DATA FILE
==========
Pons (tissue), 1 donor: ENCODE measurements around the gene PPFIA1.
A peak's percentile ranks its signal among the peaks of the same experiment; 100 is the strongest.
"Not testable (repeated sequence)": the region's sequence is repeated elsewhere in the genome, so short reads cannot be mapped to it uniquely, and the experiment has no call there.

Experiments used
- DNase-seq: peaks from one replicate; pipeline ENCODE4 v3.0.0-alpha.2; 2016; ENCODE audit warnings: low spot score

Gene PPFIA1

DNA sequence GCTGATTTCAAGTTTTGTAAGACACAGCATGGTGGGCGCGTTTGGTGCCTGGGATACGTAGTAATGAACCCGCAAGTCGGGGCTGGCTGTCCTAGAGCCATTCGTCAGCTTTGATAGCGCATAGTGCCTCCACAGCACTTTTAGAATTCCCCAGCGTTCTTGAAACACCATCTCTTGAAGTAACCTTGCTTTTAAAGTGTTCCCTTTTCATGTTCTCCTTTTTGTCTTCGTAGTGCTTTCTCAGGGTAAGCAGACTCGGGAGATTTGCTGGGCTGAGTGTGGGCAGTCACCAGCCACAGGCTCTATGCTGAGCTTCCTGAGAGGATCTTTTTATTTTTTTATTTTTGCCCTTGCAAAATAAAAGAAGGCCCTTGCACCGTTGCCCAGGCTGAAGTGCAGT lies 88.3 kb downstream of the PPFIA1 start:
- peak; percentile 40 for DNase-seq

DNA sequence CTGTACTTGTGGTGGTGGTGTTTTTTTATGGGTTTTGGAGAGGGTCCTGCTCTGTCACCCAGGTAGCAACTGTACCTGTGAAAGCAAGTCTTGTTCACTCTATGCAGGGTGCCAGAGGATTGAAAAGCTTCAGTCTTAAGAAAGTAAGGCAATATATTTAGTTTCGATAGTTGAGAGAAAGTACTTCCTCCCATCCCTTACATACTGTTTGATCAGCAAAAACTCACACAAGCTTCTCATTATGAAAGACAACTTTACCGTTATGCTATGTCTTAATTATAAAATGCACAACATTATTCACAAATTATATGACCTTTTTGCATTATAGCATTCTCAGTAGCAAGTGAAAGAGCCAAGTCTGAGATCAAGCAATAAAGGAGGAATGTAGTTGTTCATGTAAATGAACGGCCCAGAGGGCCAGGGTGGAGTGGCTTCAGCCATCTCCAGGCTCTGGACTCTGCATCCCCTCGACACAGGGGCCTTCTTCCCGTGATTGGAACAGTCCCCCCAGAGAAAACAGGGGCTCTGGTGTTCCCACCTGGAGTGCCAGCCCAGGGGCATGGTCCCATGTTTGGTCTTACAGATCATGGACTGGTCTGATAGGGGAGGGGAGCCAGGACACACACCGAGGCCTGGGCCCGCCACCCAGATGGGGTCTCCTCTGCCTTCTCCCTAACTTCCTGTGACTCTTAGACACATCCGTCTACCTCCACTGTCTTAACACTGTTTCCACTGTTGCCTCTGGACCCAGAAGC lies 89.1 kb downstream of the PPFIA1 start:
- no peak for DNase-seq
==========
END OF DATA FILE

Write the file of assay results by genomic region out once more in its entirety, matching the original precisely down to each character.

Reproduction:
Pons (tissue), 1 donor: ENCODE measurements around the gene PPFIA1.
A peak's percentile ranks its signal among the peaks of the same experiment; 100 is the strongest.
"Not testable (repeated sequence)": the region's sequence is repeated elsewhere in the genome, so short reads cannot be mapped to it uniquely, and the experiment has no call there.

Experiments used
- DNase-seq: peaks from one replicate; pipeline ENCODE4 v3.0.0-alpha.2; 2016; ENCODE audit warnings: low spot score

Gene PPFIA1

DNA sequence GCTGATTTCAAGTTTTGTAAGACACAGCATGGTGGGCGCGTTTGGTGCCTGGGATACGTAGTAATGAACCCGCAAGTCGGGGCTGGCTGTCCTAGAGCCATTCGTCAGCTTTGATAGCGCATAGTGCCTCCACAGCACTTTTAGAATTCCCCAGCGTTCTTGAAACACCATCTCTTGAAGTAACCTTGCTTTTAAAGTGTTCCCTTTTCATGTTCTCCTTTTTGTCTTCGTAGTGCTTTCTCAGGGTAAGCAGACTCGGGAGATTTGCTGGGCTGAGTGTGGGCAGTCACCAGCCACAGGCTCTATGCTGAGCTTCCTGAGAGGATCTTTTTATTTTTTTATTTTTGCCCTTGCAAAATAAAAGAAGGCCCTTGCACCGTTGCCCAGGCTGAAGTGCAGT lies 88.3 kb downstream of the PPFIA1 start:
- peak; percentile 40 for DNase-seq

DNA sequence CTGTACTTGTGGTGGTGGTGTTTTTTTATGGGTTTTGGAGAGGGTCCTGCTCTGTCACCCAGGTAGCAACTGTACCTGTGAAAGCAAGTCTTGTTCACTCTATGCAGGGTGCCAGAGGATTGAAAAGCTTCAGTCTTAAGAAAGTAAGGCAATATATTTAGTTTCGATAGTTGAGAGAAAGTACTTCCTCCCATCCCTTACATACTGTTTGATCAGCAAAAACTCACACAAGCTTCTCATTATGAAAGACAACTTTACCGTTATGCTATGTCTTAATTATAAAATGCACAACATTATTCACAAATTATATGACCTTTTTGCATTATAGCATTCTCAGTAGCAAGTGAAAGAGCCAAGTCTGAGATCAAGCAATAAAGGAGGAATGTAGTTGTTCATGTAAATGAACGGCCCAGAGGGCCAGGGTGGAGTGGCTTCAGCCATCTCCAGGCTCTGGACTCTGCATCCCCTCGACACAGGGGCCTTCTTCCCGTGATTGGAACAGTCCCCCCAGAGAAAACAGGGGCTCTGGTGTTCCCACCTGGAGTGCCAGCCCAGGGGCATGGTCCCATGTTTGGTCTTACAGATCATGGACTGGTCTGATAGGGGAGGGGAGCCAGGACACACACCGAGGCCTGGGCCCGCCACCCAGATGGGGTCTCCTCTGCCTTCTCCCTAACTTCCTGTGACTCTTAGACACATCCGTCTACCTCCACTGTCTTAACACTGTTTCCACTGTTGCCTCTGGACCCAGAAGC lies 89.1 kb downstream of the PPFIA1 start:
- no peak for DNase-seq